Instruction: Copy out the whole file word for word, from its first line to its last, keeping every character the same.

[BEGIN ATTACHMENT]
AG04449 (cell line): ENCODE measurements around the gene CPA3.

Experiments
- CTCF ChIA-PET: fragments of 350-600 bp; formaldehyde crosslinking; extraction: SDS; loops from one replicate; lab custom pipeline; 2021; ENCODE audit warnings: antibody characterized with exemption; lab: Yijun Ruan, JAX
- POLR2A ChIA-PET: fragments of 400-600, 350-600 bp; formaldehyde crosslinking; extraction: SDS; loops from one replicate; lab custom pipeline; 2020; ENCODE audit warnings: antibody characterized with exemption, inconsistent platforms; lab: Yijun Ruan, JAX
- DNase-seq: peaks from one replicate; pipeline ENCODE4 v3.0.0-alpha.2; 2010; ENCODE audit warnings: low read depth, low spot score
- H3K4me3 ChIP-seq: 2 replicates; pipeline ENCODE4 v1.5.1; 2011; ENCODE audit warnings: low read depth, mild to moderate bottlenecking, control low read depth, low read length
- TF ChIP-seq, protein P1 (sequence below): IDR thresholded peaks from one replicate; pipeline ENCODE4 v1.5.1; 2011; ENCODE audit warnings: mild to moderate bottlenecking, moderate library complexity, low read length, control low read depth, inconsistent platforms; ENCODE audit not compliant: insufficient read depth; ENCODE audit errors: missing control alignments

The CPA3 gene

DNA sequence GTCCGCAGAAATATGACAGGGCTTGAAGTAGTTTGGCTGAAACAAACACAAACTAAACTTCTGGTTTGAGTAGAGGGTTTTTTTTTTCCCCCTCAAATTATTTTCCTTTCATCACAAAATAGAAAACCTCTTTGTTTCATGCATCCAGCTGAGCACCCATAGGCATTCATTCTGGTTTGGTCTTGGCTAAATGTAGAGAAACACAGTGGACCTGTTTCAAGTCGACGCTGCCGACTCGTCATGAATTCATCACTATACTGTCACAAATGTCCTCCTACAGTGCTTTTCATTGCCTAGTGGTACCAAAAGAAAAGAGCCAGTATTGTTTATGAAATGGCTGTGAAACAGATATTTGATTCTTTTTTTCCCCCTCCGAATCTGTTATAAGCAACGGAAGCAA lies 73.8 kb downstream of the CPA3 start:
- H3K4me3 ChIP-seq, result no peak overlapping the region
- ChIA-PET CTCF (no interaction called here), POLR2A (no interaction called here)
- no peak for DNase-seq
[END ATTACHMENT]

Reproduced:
AG04449 (cell line): ENCODE measurements around the gene CPA3.

Experiments
- CTCF ChIA-PET: fragments of 350-600 bp; formaldehyde crosslinking; extraction: SDS; loops from one replicate; lab custom pipeline; 2021; ENCODE audit warnings: antibody characterized with exemption; lab: Yijun Ruan, JAX
- POLR2A ChIA-PET: fragments of 400-600, 350-600 bp; formaldehyde crosslinking; extraction: SDS; loops from one replicate; lab custom pipeline; 2020; ENCODE audit warnings: antibody characterized with exemption, inconsistent platforms; lab: Yijun Ruan, JAX
- DNase-seq: peaks from one replicate; pipeline ENCODE4 v3.0.0-alpha.2; 2010; ENCODE audit warnings: low read depth, low spot score
- H3K4me3 ChIP-seq: 2 replicates; pipeline ENCODE4 v1.5.1; 2011; ENCODE audit warnings: low read depth, mild to moderate bottlenecking, control low read depth, low read length
- TF ChIP-seq, protein P1 (sequence below): IDR thresholded peaks from one replicate; pipeline ENCODE4 v1.5.1; 2011; ENCODE audit warnings: mild to moderate bottlenecking, moderate library complexity, low read length, control low read depth, inconsistent platforms; ENCODE audit not compliant: insufficient read depth; ENCODE audit errors: missing control alignments

The CPA3 gene

DNA sequence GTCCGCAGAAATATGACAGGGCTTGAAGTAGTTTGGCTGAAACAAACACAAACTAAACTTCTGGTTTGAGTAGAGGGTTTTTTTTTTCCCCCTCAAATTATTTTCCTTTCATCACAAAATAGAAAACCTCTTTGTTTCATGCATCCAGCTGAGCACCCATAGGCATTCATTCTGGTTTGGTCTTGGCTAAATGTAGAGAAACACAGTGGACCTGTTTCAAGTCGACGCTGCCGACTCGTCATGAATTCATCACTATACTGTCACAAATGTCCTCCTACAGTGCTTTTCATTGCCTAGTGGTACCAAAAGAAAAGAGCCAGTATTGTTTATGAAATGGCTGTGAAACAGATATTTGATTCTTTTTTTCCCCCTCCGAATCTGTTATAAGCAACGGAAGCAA lies 73.8 kb downstream of the CPA3 start:
- H3K4me3 ChIP-seq, result no peak overlapping the region
- ChIA-PET CTCF (no interaction called here), POLR2A (no interaction called here)
- no peak for DNase-seq